When we finally had a date for completion in the UK we needed to get our money to Australia as quickly as possible….not a problem for TorFx (who happen to be a Mum’s gone 2 Aus Partner, are you spotting a pattern yet?).

Get our money to Aus, and fast!

Before completing on the UK sale we contacted TorFx to understand the process and paperwork required to transfer money to Aus. Our account manager quickly sent us all the information we needed.

To comply with money laundering laws TorFx contacted our UK solicitor to confirm their involvement in our property sale; that done, they provided details of their UK holding account for us to give to the solicitor, and we provided them with details of our Australian bank account.

On the day our UK sale completed, our solicitor sent funds to TorFx. The next day TorFx sent funds on to us. The funds cleared in our Australian bank account within 24 hours (it can take up to 48 hours). After the months of stress, negotiations, and jumping through hoops, getting our money to Aus seemed too easy, but we weren’t complaining.

Inspection, valuation and conveyancing

Because we already lived in the property we purchased we knew exactly what we were buying – leaking roof and mouldy walls included. However, we still needed to complete some standard property buying steps.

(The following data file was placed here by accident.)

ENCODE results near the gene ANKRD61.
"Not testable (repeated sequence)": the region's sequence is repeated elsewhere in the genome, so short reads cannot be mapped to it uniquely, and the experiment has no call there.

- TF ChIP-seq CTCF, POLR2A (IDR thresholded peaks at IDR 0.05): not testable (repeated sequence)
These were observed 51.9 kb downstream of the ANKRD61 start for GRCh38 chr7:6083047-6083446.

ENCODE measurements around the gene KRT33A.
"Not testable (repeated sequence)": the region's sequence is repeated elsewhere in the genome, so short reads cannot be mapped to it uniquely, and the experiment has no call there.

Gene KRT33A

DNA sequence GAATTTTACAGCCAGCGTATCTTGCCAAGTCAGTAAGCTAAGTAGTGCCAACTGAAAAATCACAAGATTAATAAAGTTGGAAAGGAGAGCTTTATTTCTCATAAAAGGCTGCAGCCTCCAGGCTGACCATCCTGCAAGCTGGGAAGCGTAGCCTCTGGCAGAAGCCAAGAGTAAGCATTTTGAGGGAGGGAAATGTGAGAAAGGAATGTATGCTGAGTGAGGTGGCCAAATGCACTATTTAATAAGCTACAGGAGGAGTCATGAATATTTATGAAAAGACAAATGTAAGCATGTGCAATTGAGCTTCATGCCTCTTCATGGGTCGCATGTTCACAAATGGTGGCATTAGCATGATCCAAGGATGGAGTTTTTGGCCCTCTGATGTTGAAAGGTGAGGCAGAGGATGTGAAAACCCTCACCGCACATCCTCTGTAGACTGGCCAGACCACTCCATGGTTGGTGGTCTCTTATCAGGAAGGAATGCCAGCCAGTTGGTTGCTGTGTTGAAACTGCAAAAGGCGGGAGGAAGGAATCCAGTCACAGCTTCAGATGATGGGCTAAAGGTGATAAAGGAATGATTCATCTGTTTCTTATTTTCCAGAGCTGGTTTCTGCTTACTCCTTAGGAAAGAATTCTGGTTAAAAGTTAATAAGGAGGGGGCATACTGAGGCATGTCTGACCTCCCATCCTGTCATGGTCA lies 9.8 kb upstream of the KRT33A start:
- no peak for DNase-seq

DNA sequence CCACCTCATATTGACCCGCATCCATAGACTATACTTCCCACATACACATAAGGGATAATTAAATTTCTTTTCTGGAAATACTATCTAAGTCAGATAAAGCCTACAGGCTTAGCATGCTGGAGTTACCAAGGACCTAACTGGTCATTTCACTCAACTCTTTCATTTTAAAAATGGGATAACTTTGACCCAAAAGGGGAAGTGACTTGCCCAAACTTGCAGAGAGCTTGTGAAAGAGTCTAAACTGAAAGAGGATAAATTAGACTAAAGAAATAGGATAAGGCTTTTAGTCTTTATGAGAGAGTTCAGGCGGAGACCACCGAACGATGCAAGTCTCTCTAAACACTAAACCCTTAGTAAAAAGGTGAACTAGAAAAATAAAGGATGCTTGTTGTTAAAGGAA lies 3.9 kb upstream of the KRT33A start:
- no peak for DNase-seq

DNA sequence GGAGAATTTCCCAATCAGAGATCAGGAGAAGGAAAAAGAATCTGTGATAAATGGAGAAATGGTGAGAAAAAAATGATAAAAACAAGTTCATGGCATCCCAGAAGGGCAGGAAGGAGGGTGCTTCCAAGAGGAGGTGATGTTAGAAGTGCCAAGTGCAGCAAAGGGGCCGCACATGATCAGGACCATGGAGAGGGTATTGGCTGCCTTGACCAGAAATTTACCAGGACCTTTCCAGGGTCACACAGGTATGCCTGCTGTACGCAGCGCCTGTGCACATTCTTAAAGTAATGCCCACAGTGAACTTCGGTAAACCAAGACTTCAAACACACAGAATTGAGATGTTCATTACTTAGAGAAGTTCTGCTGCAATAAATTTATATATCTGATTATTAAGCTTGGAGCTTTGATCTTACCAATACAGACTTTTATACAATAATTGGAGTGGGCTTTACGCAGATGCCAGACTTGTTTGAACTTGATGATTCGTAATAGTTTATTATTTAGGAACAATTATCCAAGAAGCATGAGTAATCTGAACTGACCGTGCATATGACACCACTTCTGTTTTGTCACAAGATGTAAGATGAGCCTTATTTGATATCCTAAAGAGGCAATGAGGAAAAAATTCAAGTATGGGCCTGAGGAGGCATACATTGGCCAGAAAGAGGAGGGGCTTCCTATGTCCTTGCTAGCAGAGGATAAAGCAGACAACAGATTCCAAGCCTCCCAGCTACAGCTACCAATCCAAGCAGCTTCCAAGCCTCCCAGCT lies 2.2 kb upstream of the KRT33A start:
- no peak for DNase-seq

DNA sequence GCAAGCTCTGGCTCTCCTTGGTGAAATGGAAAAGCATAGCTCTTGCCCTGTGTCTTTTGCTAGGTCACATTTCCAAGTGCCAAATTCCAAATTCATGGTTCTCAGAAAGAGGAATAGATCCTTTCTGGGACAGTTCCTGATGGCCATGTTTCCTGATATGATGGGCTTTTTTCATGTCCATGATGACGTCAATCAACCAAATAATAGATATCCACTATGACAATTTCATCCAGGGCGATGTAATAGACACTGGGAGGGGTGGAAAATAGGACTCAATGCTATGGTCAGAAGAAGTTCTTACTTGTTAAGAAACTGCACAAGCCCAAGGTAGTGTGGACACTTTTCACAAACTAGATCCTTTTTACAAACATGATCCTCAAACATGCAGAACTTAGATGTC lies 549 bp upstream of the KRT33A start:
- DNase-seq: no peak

We got a pre-purchase building inspection (called a building survey in the UK), and our bank sent someone to complete a valuation. In fact, we had already paid for an independent valuation because we wanted to make sure we could afford the property before putting our London home on the market. Thankfully the figures matched up.

The final piece in the puzzle was finding a Conveyancer or Solicitor; we had a recommendation from a friend and were amazed by how simple the process was and what little work we had to do.

Our conveyancer emailed a list of points we needed to understand from our contract of sale, including a list of actions for us. We used a Justice of the Peace (JP) to certify proofs of ID and witness signatures, but this wasn’t complicated.

Finally!

Reading through old emails with UK solicitors and estate agents, it’s hard to believe that the sale of our UK property took an excruciating four months. In stark contrast, once that property was sold, it took two weeks for us to become the proud owners of our home here.

Buying a home in Australia has been a significant milestone in our relocation journey. The past three – four years have had their challenges, and it was a relief to have a home buying experience that was easier than normal.

Because we bought our rental property it’s hard to know how much that influenced our easy property buying process, and how much the efficiency of the Australian system aided this positive experience. Have you recently purchased a property in Australia? How was the process for you? How did the experience here differ to the process back home? We’d love to hear your stories. Thank you.